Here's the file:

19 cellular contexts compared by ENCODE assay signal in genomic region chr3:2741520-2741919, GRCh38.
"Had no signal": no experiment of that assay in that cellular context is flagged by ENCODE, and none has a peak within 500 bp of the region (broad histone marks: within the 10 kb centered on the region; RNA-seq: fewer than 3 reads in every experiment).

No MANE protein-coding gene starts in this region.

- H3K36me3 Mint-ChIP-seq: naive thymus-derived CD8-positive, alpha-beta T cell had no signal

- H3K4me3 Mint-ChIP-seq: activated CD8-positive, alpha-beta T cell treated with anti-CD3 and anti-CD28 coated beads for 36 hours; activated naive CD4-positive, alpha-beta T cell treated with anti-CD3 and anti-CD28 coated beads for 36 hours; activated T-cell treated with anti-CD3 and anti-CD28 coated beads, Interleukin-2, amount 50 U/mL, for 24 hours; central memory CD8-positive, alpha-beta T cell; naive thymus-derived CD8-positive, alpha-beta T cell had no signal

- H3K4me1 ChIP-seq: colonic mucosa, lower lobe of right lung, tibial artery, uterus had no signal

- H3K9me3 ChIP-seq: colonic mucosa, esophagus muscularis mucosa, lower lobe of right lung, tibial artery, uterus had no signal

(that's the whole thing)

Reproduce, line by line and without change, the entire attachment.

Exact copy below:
19 cellular contexts compared by ENCODE assay signal in genomic region chr3:2741520-2741919, GRCh38.
"Had no signal": no experiment of that assay in that cellular context is flagged by ENCODE, and none has a peak within 500 bp of the region (broad histone marks: within the 10 kb centered on the region; RNA-seq: fewer than 3 reads in every experiment).

No MANE protein-coding gene starts in this region.

- H3K36me3 Mint-ChIP-seq: naive thymus-derived CD8-positive, alpha-beta T cell had no signal

- H3K4me3 Mint-ChIP-seq: activated CD8-positive, alpha-beta T cell treated with anti-CD3 and anti-CD28 coated beads for 36 hours; activated naive CD4-positive, alpha-beta T cell treated with anti-CD3 and anti-CD28 coated beads for 36 hours; activated T-cell treated with anti-CD3 and anti-CD28 coated beads, Interleukin-2, amount 50 U/mL, for 24 hours; central memory CD8-positive, alpha-beta T cell; naive thymus-derived CD8-positive, alpha-beta T cell had no signal

- H3K4me1 ChIP-seq: colonic mucosa, lower lobe of right lung, tibial artery, uterus had no signal

- H3K9me3 ChIP-seq: colonic mucosa, esophagus muscularis mucosa, lower lobe of right lung, tibial artery, uterus had no signal